Written by Christian Nordqvist

View drug information on Celexa; Clomipramine hydrochloride; Cymbalta.

Copyright: Medical News Today
Not to be reproduced without permission of Medical News Today

Visit our depression section for the latest news on this subject.

Sources: Medical News Today archives, The Royal College of Psychiatrists, Wikipedia, The National Health Service (NHS, UK), The National Institutes of Health.

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Christian Nordqvist. “What Are Antidepressants?.” Medical News Today. MediLexicon, Intl., 26 Jul. 2012. Web.
26 Jul. 2012. <http://www.medicalnewstoday.com/articles/248320.php&gt;


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Drug Use And Antisocial Behavior Strongly Linked With Adolescent Pregnancy


Editor’s Choice
Main Category: Pregnancy / Obstetrics
Also Included In: Depression;  Mental Health;  Psychology / Psychiatry
Article Date: 25 Jul 2012 – 10:00 PDT

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Numerous studies have been conducted on the impacting factors for pregnancy outcomes in young women, yet so far, no study has established which of these factors are the most important and the impact of depression on pregnancy outcomes is particularly unclear.

Researchers from Norway’s Institute of Public Health and the Centre for Adolescent Health, Murdoch Children’s Research Institute together with Australian researchers from the Royal Children’s Hospital in Melbourne have now discovered that the most significant risks for becoming pregnant and abortions in young adulthood are adolescent antisocial and drug use behavior.

The researchers examined the link between depressive symptoms in 14 to 18 year old adolescent girls and their pregnancy outcomes aged between 21 to 24 years as young adults.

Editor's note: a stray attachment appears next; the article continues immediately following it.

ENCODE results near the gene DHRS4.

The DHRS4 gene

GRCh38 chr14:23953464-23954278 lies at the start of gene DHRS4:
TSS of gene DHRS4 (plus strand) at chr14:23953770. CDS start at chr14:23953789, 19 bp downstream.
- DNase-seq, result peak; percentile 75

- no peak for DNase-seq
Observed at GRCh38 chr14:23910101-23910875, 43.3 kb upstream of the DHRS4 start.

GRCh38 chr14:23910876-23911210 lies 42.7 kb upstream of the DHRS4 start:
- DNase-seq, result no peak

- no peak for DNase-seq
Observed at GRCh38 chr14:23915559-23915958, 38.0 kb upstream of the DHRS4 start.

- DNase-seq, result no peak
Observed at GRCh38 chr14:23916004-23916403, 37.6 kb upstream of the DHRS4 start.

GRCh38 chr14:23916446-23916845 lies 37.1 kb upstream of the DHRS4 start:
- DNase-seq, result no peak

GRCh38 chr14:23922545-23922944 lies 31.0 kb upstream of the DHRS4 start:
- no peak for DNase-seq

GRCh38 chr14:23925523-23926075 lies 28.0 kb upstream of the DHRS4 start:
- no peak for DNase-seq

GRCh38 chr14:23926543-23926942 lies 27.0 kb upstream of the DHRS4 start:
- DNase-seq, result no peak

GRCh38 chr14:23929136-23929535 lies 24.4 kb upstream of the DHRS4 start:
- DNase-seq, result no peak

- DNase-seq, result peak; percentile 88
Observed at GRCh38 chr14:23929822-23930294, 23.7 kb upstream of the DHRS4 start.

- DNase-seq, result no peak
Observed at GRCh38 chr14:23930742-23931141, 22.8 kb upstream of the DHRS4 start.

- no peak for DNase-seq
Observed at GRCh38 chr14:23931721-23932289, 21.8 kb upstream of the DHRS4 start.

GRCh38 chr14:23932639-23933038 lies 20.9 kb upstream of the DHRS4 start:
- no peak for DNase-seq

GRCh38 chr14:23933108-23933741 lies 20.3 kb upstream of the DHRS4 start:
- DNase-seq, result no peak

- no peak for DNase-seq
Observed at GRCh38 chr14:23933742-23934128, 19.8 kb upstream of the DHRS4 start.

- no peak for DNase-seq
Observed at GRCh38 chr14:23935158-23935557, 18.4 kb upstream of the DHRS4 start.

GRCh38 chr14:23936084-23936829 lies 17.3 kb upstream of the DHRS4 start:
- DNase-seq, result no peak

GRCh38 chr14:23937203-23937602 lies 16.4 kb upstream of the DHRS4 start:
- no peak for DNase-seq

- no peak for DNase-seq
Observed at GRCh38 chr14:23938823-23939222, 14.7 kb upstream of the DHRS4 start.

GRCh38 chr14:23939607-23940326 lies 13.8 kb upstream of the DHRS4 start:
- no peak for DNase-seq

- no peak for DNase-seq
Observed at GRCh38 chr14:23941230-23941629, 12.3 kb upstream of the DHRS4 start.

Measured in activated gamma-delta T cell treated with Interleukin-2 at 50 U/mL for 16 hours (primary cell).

The research included data from 988 young Australian women who participated in The Victorian Adolescent Health Cohort Study, a longitudinal study who were followed from age 14 in 1992 until today.

The team defined pregnancy outcomes as becoming pregnant, as well as completing and/or terminating a pregnancy. The researchers checked participants for depressive symptoms six times during adolescence. Pregnancy outcomes were evaluated twice during young adulthood.

The participants were also surveyed in terms of their degree of antisocial behavior, including vandalism, car damage, graffiti, fighting, theft and expulsion from school and drug use, including smoking, cannabis and alcohol during their teenage years in order to assess other possible influences on pregnancy outcomes. The researchers also took into consideration the women’s socio-economic data, including parental education and marital status and discovered an elevated risk of pregnancy in those who reported high depressive symptoms on several occasions during adolescence in comparison with those who reported no such symptoms.